“I lobbied at the Utah Legislature for actually just getting a vote on it because the Utah Legislature actually locked it up in committee and didn't let it out for a floor vote,” she said.

A year later, in 2020, Virginia was the last state to ratify. Soon afterward, the U.S. House voted to eliminate the June 30, 1982 ratification deadline. Republican Rep. John Curtis was the lone yes vote from Utah.

Durham noted the Utah Constitution has always had an equal protection clause, “yet the Utah Legislature has never been willing to ratify a federal provision.”

Kathy Biele, the president of the League of Women Voters of Utah, said the state-level equal protection provision isn’t enough.

“I think this is often used as an excuse not to move forward with the ERA,” she said. “We need a national policy that says women are equal.”

Biele added the amendment is even more critical since there are state laws targeting access to abortion and transgender health care. She also said the ERA would provide a defense against the gender wage gap beyond the Equal Pay Act of 1963.

Gayle Ruzicka, president of the Utah Eagle Forum, said the conservative organization has always been against the amendment. The national Eagle Forum was first founded in 1972 and was initially titled “Stop ERA.”

The group’s main argument is that “there are differences between men and women.” Ruzicka pointed to bodily strength and the ability of women to carry children as an example.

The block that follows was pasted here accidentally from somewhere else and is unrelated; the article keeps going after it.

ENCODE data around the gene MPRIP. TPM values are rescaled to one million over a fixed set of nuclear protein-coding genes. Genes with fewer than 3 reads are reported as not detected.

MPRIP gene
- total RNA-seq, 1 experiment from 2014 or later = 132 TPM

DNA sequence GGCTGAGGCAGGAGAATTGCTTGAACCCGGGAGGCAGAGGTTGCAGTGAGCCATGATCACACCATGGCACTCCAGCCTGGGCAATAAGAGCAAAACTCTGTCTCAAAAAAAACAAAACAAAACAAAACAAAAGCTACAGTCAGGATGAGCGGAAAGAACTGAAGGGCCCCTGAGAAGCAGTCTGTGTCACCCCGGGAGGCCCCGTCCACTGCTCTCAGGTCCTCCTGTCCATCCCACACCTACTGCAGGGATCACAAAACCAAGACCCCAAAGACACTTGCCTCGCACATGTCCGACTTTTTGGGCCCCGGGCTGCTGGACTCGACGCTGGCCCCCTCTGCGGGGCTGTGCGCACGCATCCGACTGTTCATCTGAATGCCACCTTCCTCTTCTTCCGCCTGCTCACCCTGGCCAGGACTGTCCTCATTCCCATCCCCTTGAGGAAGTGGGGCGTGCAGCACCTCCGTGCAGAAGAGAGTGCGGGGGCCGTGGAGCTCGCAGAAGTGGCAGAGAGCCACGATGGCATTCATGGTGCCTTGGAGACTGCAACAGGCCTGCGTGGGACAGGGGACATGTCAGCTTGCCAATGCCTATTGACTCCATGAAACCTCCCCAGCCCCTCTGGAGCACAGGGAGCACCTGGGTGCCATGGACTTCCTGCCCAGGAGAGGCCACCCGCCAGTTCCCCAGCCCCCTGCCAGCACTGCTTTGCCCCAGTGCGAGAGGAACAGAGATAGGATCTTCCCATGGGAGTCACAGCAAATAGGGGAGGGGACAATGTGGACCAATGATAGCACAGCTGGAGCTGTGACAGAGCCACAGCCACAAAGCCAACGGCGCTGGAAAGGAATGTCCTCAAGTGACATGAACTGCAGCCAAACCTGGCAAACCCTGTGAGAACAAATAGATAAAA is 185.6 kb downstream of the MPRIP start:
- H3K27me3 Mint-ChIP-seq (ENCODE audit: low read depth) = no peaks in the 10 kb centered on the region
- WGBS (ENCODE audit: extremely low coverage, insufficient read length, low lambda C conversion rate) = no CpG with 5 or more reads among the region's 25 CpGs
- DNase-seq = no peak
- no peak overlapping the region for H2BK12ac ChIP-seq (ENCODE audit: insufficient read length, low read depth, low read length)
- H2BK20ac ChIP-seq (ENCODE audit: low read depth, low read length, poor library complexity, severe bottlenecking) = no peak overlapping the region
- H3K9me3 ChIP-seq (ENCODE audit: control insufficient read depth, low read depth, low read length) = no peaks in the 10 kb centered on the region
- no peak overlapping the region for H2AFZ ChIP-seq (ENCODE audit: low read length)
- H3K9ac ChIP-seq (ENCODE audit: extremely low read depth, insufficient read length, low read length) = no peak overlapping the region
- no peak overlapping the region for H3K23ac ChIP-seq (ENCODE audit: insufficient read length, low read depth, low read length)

“And when we pass something as blanket as the Equal Rights Amendment, then we're trying to say we're the same, and we're not,” she said.

For Ruzicka, the ERA could impact family law and the recent U.S. Supreme Court decision that overturned Roe v. Wade. She also believes equal protection should be left up to the states to decide.

She added it’s “illegal” for Congress to pass an amendment that expired decades ago.

“If they want to pass an Equal Rights Amendment, then just start all over,” she said.

Sen. Romney agrees with Ruzicka’s opinion. In a statement to KUER before the vote, Romney said he’s “proud that Utahns helped lead the fight for women’s suffrage in our country” and he “strongly supports the prohibitions against sex discrimination,” but that the process imposed by Schumer did not follow the rules.

“I believe that any potential amendment must follow the process laid out in the Constitution, and I cannot support this effort to change the rules after the fact,” he said.

Sen. Lee wasn’t in Washington for the vote due to a family function, according to his communication director Lee Lonsberry.

Despite devoting her legal career to eliminating discrimination “across the board,” Durham said she isn’t “terribly optimistic” that the ERA will be a part of the Constitution in her lifetime. But if it does, “the passage of the amendment after all of that would be a deeply satisfying personal result for me.”

Saige is a politics reporter and co-host of KUER's State Street politics podcast
Jim is an editor and digital content manager in the KUER newsroom.